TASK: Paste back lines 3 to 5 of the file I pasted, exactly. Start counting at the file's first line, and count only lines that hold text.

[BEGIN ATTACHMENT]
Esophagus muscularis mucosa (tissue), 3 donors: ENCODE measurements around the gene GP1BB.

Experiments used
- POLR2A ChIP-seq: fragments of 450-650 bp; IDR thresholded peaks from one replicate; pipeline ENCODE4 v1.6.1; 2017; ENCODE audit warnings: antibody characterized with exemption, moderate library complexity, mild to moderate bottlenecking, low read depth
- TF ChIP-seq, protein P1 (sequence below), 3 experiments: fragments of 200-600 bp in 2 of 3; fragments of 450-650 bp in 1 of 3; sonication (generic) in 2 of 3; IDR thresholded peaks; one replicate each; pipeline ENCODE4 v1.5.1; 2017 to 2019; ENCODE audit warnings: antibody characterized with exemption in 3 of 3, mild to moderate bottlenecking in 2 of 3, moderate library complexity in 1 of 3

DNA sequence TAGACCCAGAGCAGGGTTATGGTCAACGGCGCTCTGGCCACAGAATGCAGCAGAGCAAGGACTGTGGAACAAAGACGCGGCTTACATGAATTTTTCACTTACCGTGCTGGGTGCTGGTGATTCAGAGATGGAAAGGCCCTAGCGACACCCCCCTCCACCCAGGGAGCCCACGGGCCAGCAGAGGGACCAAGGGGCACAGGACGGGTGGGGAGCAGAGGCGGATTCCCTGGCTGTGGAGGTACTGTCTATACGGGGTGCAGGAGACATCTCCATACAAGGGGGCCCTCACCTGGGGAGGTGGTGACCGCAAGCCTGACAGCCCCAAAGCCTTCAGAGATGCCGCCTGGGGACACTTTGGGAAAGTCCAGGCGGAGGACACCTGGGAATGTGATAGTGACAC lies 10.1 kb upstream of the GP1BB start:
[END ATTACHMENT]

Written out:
- POLR2A ChIP-seq: fragments of 450-650 bp; IDR thresholded peaks from one replicate; pipeline ENCODE4 v1.6.1; 2017; ENCODE audit warnings: antibody characterized with exemption, moderate library complexity, mild to moderate bottlenecking, low read depth
- TF ChIP-seq, protein P1 (sequence below), 3 experiments: fragments of 200-600 bp in 2 of 3; fragments of 450-650 bp in 1 of 3; sonication (generic) in 2 of 3; IDR thresholded peaks; one replicate each; pipeline ENCODE4 v1.5.1; 2017 to 2019; ENCODE audit warnings: antibody characterized with exemption in 3 of 3, mild to moderate bottlenecking in 2 of 3, moderate library complexity in 1 of 3

DNA sequence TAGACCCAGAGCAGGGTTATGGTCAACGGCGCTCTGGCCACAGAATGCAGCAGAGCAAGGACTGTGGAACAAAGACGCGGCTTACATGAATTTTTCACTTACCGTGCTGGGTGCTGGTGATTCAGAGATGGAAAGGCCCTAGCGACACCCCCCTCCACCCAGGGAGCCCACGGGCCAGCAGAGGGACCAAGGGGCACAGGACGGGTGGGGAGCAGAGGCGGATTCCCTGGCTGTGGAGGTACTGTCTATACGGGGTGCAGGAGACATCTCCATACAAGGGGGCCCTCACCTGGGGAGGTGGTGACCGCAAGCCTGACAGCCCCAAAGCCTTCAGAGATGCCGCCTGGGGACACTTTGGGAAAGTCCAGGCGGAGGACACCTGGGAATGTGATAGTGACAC lies 10.1 kb upstream of the GP1BB start: